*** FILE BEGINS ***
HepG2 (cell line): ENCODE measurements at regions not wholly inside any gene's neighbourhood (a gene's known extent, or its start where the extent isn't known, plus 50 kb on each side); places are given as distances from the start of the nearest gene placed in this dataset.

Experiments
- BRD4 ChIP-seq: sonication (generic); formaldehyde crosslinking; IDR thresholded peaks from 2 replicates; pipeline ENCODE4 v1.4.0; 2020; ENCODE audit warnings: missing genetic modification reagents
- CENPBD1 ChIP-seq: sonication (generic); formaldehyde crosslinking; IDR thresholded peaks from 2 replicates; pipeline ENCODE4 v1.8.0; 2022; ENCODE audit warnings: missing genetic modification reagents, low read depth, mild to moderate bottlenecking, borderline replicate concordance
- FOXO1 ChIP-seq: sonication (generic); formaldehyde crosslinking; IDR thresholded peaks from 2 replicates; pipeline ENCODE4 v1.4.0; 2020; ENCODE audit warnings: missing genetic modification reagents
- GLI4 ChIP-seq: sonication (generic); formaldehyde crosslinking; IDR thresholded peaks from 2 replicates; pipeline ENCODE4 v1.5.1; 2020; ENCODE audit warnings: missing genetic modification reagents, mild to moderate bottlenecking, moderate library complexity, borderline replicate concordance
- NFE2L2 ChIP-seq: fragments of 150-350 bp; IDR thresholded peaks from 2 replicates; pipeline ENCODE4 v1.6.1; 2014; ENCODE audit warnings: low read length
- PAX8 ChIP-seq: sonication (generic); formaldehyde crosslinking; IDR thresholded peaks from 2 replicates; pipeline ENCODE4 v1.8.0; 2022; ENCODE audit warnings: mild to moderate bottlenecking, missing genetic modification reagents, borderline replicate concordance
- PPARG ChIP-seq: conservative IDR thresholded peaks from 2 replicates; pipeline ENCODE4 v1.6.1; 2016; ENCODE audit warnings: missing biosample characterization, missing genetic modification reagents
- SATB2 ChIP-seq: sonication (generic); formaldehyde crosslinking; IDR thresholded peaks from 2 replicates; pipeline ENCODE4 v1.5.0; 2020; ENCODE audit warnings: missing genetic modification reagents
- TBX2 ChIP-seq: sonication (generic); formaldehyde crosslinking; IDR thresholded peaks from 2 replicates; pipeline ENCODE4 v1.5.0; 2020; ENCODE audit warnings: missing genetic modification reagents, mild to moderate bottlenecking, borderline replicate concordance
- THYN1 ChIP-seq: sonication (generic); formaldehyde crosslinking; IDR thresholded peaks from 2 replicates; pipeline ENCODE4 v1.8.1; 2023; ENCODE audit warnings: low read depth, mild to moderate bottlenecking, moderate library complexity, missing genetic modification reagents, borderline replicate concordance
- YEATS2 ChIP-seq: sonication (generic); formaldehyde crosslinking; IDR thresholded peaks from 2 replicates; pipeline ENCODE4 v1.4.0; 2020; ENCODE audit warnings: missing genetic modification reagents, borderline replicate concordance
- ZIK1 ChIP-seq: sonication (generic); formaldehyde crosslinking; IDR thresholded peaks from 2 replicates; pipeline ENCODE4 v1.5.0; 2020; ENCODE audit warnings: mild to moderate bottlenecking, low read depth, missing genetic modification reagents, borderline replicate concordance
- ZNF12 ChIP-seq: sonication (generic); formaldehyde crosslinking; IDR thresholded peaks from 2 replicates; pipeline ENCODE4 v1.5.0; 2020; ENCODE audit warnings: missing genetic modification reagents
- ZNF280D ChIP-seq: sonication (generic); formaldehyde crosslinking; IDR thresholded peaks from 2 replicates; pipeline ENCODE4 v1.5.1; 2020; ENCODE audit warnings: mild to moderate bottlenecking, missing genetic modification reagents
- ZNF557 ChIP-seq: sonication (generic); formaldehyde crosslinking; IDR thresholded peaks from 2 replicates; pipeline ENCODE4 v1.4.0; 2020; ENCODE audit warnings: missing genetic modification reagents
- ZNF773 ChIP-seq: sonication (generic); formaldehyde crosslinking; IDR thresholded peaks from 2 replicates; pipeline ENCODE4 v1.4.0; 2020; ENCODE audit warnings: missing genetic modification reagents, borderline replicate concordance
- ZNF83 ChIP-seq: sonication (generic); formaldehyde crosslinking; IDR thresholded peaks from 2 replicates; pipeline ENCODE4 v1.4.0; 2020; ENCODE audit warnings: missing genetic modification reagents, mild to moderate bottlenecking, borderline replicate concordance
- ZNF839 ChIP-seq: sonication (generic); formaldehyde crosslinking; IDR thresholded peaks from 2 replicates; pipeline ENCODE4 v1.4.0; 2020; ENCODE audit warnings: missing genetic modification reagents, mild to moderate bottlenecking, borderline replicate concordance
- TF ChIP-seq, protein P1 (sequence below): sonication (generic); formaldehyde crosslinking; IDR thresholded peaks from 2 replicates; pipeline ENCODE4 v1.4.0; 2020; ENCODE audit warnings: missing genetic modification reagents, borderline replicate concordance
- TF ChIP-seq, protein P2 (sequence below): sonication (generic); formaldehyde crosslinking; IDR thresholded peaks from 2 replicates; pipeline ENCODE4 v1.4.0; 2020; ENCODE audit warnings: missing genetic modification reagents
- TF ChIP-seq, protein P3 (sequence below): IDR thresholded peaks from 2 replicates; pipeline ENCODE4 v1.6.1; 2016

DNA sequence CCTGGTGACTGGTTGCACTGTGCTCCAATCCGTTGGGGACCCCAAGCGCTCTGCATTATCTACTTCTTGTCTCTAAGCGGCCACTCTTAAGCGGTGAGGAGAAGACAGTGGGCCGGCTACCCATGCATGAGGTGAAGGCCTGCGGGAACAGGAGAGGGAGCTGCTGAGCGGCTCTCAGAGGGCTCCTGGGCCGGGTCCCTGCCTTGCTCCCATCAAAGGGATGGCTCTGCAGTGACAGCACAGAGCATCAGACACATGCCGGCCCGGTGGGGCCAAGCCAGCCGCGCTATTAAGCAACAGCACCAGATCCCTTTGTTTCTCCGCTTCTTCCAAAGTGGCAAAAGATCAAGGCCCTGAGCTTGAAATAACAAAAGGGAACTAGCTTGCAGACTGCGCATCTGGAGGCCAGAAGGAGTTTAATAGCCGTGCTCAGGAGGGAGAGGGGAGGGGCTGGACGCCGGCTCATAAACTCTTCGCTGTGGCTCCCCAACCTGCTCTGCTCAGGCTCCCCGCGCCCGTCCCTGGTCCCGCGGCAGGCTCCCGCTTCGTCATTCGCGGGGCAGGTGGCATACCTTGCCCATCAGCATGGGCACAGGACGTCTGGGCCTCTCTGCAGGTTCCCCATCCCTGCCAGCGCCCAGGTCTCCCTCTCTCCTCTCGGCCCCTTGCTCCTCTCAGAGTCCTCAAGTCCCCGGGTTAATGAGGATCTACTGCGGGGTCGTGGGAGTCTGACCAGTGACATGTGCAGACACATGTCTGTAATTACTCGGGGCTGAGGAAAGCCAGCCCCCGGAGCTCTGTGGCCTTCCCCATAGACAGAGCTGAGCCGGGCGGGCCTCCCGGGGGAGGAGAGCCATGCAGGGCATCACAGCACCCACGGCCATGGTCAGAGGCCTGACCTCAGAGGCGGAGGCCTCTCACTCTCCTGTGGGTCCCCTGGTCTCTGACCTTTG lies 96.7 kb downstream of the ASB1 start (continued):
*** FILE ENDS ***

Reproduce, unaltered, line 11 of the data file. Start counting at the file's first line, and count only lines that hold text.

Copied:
- TBX2 ChIP-seq: sonication (generic); formaldehyde crosslinking; IDR thresholded peaks from 2 replicates; pipeline ENCODE4 v1.5.0; 2020; ENCODE audit warnings: missing genetic modification reagents, mild to moderate bottlenecking, borderline replicate concordance